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Did Facebook's Mark Zuckerberg Earn His $2 Billion Payday?

Alex Planes
October 29, 2013

CEOs of public companies aren't like the rest of us. They have to oversee hundreds or thousands of employees, manage shareholder expectations, and develop the strategies that can produce long-term growth in a competitive world.

That's why CEOs are often handsomely paid for their efforts. But these plum pay packages aren't always justified -- and if an executive is milking his or her company for more than what is deserved, investors need to know.

Source: Wikimedia Commons.

Today, we'll look at Facebook (NASDAQ: FB) CEO Mark Zuckerberg's compensation for 2012. Executive compensation is made up of several components, including base pay, incentives and bonuses, perks, stock options, and -- this is often overlooked -- any dividend payments on shares owned.

Stock options have become an increasingly important part of executive compensation in recent years, and we'll look at two types: options granted during the year, which can be realized at a later date; and options exercised from awards made in years past, which are previous promises of shares that were claimed during the year. An option is simply the right to buy shares at a predetermined price at a predetermined time. If you'd like to learn more about how options work, check out our Foolish investing wiki by clicking here (link opens in a new window).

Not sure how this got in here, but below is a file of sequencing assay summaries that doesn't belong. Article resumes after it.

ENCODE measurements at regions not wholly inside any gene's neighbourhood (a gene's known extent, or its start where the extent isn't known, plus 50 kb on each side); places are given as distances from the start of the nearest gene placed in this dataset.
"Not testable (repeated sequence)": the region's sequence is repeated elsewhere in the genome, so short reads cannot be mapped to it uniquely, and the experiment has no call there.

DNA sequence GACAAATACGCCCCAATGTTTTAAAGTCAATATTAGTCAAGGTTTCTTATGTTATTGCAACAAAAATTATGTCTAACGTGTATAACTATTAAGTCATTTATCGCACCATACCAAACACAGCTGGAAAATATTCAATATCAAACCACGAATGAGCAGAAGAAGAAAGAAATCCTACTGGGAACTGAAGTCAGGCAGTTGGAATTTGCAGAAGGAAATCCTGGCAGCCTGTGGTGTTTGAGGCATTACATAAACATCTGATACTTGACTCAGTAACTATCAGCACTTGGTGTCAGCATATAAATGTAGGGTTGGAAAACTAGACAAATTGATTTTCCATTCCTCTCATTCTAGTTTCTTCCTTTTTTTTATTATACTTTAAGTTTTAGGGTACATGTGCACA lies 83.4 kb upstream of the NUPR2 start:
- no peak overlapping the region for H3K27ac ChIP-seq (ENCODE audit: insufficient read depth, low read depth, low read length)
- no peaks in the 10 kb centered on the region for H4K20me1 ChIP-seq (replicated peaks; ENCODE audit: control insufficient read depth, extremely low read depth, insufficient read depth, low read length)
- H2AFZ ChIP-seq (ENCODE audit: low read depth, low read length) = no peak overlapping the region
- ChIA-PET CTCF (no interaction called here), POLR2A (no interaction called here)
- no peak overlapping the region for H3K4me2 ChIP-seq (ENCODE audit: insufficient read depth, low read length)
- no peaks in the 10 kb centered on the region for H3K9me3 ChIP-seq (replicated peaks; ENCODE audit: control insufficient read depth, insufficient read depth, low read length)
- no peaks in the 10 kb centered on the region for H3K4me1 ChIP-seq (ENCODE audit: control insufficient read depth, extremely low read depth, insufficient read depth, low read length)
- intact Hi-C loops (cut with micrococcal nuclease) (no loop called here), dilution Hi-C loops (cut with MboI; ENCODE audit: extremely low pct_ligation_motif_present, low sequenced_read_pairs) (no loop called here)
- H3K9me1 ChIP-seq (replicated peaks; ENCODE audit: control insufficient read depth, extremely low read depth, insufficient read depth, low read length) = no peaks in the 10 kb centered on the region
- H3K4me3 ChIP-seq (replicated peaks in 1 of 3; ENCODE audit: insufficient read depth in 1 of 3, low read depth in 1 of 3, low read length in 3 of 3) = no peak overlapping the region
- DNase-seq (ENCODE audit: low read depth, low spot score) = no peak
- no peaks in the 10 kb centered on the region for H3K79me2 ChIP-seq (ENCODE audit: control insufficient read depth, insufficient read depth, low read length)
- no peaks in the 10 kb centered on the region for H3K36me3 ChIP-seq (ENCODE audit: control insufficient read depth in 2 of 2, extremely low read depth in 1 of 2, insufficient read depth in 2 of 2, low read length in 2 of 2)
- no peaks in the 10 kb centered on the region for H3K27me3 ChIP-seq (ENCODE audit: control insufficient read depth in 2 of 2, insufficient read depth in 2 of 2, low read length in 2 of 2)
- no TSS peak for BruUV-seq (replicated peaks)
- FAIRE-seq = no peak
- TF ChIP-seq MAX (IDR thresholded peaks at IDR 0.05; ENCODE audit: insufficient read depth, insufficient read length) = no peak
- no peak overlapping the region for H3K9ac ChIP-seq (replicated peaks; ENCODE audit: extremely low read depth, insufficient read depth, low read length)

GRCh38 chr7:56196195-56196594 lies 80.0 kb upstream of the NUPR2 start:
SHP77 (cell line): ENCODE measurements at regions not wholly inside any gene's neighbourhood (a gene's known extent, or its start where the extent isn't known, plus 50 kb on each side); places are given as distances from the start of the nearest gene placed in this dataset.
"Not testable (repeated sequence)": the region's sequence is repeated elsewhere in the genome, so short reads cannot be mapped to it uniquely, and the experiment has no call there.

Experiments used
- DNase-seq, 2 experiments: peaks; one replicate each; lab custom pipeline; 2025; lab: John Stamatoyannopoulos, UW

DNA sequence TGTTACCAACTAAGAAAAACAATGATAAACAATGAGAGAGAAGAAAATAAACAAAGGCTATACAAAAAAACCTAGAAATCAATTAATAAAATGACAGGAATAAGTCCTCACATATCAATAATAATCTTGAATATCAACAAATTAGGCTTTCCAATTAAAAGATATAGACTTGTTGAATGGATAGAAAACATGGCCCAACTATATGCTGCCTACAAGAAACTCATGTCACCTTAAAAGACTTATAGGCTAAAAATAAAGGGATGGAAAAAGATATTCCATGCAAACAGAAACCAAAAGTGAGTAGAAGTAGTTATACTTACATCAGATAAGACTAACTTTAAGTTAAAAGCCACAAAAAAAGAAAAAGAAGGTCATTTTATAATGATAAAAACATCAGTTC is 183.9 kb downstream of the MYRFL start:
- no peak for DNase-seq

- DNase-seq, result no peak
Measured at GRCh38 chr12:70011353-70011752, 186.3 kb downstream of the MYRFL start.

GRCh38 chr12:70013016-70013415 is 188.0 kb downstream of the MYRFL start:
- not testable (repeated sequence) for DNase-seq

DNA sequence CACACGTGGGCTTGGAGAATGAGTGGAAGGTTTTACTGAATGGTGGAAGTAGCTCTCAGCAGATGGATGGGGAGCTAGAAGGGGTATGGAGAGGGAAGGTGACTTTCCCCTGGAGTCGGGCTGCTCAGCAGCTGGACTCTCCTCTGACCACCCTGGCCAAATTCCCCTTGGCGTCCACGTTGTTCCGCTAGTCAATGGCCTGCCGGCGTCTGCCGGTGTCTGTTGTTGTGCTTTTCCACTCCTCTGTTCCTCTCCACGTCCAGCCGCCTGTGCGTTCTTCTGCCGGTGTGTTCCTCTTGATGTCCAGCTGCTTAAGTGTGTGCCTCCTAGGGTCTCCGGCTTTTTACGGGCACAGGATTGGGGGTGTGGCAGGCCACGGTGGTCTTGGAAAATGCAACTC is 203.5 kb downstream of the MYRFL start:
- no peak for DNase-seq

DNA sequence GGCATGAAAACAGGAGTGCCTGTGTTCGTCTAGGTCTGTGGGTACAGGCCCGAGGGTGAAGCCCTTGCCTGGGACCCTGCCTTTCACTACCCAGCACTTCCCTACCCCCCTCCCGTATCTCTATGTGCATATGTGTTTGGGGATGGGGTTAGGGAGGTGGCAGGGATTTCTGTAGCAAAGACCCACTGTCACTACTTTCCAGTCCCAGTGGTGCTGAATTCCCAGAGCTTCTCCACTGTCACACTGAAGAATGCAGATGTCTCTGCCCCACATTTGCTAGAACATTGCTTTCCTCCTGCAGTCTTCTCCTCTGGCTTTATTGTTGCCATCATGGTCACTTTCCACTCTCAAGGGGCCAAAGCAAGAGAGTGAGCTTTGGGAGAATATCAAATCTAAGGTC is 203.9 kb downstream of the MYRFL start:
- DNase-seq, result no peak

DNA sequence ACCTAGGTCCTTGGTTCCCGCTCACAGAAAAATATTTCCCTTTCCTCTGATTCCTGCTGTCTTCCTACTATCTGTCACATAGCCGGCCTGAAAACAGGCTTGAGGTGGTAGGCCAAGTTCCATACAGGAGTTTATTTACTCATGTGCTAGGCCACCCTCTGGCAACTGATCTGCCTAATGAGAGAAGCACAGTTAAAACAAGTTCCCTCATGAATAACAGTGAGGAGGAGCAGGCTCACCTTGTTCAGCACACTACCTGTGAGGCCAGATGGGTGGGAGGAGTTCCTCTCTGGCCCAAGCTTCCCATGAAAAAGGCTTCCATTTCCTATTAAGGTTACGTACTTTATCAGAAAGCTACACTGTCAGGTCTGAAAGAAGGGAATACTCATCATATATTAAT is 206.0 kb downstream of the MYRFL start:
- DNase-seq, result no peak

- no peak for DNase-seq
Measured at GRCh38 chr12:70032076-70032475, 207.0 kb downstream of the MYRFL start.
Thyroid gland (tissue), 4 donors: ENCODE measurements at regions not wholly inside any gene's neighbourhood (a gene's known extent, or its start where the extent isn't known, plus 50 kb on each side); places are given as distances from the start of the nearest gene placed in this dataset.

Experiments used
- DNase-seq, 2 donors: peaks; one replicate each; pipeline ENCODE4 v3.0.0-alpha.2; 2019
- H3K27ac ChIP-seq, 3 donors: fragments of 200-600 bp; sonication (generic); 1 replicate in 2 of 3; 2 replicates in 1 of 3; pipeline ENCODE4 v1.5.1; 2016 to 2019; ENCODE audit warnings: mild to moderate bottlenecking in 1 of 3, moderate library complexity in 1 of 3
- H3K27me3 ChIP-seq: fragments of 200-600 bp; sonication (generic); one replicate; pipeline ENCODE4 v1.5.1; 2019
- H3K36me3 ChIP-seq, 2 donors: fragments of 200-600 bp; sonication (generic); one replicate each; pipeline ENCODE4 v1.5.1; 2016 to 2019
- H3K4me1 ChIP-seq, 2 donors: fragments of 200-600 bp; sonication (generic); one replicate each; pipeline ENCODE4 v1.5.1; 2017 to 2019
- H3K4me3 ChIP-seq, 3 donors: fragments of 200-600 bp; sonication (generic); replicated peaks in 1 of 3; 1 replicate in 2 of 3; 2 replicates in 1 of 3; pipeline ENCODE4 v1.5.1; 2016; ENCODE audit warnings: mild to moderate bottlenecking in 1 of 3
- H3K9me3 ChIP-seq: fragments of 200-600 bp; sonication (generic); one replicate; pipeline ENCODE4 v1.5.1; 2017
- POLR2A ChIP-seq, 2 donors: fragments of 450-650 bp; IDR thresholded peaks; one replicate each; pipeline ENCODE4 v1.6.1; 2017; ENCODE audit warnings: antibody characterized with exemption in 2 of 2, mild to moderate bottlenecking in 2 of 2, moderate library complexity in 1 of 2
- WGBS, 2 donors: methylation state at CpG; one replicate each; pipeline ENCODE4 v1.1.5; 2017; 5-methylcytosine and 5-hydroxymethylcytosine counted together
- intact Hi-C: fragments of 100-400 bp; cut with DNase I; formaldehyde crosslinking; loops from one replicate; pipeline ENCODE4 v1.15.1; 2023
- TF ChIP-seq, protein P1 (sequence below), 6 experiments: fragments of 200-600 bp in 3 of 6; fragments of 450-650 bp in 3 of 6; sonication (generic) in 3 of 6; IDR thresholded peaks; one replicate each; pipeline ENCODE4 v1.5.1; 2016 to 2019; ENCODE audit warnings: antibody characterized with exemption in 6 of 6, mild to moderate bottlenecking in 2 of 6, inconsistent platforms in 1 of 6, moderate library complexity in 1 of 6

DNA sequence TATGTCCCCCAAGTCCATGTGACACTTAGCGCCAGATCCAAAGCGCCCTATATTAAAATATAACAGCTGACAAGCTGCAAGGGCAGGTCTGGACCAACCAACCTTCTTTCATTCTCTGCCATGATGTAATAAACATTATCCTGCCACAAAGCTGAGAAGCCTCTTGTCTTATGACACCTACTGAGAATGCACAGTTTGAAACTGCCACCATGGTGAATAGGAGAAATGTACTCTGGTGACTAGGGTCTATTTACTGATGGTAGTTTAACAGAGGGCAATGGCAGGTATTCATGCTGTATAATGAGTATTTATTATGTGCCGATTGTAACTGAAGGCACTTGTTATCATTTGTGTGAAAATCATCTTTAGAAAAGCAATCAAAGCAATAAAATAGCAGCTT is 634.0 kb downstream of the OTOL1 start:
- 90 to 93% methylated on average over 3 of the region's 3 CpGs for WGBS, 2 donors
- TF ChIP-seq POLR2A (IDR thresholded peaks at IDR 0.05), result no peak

Here's how Zuckerberg's compensation breaks down for 2012:

  • Base pay: $500,000
  • Bonuses: $266,101
  • Perks: $1,221,408
  • Options granted: $0
  • Options vested or exercised: $2,276,677,500

Right away, we can see the reason why Zuckerberg was GMI Ratings' highest-paid CEO for 2012. A $2 billion option payday is massive by any measure. But how does that stack up against Facebook's performance in 2012? Let's take a look.

To put this in another context, Facebook went public in mid-2012 at slightly more than a $100 billion valuation, with shares valued at $42 apiece at the opening bell. By the year's end, its share price had been reduced to just $26.65, a decline that left the company with a market cap of roughly $65 billion. For every $1 Mark Zuckerberg earned in 2012, Facebook's shareholders -- including Zuckerberg, who still owns more than 485 million shares -- lost $12.59 in aggregate shareholder value! Don't feel too bad for him, though, since his stake is actually worth about $4 billion more today than it was at the start of Facebook's IPO.

It's almost mind-boggling to consider just how much Mark Zuckerberg made compared to the company he founded, isn't it? But this doesn't paint a complete picture. The shares Zuckerberg exercised in 2012 were first awarded in 2005, shortly after the college-only social network expanded to include high school students. It was still a very young company, less than two years old, and very much in rapid-growth start-up mode. At t